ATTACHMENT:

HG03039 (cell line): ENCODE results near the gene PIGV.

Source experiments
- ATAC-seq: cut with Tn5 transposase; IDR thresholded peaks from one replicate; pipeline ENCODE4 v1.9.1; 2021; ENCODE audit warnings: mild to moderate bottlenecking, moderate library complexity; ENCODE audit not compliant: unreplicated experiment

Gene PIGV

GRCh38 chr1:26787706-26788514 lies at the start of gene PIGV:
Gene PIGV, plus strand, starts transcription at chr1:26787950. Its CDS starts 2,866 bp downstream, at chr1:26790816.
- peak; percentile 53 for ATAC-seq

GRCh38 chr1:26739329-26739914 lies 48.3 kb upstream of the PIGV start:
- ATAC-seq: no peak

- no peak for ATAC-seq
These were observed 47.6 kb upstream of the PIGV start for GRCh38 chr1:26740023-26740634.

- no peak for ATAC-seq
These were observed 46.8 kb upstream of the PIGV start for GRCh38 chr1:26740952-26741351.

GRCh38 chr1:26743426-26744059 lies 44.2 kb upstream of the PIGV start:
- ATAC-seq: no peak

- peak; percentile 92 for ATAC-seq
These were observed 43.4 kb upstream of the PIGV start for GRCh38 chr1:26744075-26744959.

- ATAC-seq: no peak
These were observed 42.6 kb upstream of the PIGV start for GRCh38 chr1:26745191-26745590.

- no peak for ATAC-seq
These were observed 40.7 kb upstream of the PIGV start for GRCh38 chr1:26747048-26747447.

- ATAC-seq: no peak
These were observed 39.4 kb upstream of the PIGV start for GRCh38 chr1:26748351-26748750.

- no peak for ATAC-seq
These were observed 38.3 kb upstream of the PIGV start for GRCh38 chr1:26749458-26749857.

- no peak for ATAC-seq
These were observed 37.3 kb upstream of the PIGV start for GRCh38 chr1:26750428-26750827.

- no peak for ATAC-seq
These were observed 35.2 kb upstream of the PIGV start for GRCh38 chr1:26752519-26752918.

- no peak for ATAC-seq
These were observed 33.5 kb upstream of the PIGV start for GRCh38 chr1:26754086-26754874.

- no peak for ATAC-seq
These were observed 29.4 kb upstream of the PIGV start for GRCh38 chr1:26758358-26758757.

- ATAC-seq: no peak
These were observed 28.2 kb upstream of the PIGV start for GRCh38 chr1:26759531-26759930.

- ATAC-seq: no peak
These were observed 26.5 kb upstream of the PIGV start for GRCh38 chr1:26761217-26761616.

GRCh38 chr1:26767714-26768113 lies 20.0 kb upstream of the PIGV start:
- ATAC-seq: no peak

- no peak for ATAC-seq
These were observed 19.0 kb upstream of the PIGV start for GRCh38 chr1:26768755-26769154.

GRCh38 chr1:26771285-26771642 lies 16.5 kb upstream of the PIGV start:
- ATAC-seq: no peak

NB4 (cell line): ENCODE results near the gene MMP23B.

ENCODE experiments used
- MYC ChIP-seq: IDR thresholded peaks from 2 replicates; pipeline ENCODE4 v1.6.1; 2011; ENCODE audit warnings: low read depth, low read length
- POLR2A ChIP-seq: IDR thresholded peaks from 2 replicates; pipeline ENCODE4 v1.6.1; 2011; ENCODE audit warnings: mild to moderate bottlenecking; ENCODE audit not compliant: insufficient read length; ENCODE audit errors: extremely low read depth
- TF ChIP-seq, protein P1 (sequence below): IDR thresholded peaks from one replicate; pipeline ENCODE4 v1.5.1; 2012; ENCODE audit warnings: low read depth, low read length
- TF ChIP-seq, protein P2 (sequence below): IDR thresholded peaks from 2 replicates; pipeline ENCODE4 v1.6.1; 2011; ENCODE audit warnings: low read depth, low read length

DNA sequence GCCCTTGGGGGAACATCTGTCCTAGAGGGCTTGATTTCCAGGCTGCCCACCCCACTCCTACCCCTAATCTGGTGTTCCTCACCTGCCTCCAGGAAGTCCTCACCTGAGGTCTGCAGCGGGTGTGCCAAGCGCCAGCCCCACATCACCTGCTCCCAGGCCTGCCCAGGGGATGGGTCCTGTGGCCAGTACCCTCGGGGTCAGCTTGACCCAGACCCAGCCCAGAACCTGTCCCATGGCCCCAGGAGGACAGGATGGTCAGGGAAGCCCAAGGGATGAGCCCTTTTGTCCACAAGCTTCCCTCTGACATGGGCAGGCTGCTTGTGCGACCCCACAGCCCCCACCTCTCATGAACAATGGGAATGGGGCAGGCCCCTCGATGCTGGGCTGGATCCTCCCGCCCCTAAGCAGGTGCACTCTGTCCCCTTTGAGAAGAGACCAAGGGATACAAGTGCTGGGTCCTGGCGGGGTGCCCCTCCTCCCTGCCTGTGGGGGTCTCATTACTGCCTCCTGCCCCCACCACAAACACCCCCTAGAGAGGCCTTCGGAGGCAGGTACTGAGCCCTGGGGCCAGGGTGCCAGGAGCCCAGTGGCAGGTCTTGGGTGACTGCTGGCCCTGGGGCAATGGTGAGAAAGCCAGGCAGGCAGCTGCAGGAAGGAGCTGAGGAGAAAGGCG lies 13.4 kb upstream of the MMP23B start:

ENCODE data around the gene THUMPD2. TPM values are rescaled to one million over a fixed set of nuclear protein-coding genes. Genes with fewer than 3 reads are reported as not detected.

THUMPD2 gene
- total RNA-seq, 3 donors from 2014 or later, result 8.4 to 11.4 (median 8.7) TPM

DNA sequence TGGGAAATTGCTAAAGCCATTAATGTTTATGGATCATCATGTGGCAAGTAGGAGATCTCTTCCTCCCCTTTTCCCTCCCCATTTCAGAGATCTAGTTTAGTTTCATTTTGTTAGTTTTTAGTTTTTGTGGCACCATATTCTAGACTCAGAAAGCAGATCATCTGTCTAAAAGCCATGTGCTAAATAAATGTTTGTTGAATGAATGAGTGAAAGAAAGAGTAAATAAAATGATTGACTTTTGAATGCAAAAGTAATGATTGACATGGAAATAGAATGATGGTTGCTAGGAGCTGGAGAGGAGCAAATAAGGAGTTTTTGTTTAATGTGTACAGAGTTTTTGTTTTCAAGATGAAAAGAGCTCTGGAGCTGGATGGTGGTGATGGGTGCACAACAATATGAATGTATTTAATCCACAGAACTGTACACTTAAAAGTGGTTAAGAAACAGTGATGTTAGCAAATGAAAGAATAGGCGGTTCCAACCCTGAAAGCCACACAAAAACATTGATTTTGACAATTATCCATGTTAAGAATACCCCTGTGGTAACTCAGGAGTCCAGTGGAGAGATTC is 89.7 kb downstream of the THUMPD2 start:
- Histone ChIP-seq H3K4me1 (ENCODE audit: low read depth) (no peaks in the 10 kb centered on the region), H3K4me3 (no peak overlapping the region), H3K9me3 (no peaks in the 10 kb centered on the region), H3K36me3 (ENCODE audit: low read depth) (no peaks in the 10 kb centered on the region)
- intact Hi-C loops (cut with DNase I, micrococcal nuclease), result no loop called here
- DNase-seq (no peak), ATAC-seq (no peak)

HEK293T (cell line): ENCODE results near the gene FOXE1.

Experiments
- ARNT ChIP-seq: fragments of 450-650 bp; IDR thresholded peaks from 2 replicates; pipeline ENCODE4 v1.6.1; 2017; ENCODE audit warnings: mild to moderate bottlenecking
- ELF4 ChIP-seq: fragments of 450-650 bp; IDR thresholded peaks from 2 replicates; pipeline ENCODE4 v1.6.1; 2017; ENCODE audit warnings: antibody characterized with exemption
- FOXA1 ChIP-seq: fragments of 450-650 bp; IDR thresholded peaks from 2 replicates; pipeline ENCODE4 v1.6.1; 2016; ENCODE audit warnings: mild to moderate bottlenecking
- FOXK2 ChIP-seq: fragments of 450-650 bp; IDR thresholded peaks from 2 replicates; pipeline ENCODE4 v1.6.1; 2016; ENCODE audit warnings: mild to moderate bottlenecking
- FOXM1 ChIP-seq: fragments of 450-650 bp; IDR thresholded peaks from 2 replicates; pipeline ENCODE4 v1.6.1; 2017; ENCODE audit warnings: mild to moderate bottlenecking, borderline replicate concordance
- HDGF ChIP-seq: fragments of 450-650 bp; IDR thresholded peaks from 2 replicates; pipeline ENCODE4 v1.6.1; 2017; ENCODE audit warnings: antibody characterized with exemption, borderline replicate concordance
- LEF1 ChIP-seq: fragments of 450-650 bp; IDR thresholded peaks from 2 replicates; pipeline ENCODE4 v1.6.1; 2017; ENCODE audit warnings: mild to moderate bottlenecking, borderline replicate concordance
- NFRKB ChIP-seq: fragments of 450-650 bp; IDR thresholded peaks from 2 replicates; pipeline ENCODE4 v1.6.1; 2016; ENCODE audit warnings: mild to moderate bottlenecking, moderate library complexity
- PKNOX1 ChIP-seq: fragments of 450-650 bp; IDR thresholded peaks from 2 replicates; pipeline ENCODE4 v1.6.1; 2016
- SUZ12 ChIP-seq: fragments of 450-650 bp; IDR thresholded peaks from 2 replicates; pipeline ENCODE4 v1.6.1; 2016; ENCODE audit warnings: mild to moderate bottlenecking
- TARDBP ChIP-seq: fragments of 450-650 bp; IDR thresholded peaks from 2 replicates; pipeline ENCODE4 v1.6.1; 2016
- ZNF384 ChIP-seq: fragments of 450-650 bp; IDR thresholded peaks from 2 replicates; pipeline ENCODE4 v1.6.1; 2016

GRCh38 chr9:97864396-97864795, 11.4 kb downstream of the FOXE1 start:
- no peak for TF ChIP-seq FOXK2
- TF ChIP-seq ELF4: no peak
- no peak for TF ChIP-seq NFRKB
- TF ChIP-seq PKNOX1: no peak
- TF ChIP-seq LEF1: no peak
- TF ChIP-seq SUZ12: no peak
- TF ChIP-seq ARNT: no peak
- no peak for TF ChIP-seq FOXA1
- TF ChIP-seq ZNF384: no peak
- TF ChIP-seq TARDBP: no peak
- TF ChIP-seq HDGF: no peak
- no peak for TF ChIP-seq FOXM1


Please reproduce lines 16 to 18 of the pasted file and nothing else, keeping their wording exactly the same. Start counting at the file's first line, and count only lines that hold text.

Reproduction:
- peak; percentile 92 for ATAC-seq
These were observed 43.4 kb upstream of the PIGV start for GRCh38 chr1:26744075-26744959.

- ATAC-seq: no peak